"Imagine that you had your ship crash on an island, a ship that you and your crew flew around for months," Bossa co-founder Henrique Olifiers says. "And then you build another one. In three months' time, you fly by that island and you see the remains of that ship, and you say, 'Oh!' That story comes about. Not only that, but every time you visit a corner of this world, it will be a slightly different corner than it was the last time you were there because players will impact it in some way, shape or form."
"Big studios will never take the gloves off; they'll never give people a world. They'll just give people movies."
Olifiers and Bossa Chief Technology Officer Sylvain Cornillon are thrilled about Improbable and what it means for their studio going forward -- it's evident in the way they speak about developing Worlds Adrift and about possibilities they see in the future. The game is due out in beta form before June, with a full launch before the end of the year.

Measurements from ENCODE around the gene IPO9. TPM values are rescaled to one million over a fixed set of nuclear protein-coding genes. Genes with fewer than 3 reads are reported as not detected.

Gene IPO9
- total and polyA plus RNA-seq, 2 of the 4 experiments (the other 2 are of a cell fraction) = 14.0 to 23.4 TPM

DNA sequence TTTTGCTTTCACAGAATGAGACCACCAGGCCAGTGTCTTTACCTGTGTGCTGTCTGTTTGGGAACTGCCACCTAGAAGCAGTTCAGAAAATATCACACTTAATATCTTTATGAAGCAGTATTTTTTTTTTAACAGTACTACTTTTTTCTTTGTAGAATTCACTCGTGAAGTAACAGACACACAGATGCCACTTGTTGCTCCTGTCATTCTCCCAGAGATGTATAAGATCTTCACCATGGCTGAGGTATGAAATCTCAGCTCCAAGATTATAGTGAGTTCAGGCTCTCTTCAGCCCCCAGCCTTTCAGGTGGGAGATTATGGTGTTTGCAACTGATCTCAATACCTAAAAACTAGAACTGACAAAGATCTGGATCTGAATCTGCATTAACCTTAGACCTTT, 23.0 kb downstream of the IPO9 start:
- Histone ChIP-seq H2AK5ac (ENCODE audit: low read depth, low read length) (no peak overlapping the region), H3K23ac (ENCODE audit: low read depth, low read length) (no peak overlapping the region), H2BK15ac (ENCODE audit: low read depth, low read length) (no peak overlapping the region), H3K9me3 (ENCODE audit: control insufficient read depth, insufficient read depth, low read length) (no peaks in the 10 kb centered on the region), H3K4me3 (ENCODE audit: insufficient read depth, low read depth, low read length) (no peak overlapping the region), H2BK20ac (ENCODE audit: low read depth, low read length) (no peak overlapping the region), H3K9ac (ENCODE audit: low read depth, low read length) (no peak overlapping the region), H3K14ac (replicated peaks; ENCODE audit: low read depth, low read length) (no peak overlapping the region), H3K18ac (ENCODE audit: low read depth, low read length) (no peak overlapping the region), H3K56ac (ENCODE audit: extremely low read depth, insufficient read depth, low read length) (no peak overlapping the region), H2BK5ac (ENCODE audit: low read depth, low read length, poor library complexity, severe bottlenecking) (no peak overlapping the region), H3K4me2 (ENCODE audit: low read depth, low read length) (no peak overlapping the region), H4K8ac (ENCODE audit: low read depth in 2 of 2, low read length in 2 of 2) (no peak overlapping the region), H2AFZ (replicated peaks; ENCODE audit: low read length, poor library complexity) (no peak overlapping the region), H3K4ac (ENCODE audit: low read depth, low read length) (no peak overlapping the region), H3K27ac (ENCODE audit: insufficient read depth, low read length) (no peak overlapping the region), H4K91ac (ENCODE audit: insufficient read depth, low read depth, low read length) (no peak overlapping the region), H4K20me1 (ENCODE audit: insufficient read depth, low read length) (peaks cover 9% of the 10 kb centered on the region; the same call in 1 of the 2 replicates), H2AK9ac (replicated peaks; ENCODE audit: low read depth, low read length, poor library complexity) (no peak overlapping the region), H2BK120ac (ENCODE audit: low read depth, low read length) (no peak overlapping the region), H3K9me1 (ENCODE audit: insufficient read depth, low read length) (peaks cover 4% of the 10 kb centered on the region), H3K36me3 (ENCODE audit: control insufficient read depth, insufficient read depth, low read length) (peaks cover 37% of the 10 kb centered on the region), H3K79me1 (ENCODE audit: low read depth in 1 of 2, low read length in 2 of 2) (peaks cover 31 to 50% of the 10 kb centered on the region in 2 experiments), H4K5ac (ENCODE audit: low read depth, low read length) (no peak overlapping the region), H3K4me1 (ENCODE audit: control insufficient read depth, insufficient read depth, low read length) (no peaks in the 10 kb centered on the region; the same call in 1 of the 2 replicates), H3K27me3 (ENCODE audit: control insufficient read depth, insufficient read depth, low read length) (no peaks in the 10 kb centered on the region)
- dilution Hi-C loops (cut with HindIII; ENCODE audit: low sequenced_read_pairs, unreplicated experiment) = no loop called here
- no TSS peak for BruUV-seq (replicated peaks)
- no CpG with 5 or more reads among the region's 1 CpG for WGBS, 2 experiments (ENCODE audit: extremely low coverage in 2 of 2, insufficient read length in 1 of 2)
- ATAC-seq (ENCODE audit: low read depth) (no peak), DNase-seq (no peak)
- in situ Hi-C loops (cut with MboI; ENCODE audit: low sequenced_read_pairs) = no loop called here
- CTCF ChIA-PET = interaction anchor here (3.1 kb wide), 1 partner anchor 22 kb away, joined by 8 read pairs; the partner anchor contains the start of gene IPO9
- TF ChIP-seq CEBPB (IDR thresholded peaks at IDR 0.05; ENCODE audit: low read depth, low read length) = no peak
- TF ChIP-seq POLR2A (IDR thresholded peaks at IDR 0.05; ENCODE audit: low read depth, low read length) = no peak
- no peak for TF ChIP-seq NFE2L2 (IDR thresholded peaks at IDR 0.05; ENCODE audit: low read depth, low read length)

Narula is equally excited about working with independent developers. They're a lot like his tech: more open and innovative. He likes that they're not afraid to fail; experimentation and creativity will be key to Improbable's success in the larger market.
"Big studios will never take the gloves off; they'll never give people a world," Narula says. "They'll just give people movies. And that's why we're working with independents. ... People have been, I think, slightly deceived by the way online games have been built. Because it's always been like, 'Don't go there,' or, 'Don't have too many people in one place.' There's always these walls. There's no walls now. It took several years and a bunch of people from Google, but there's no walls."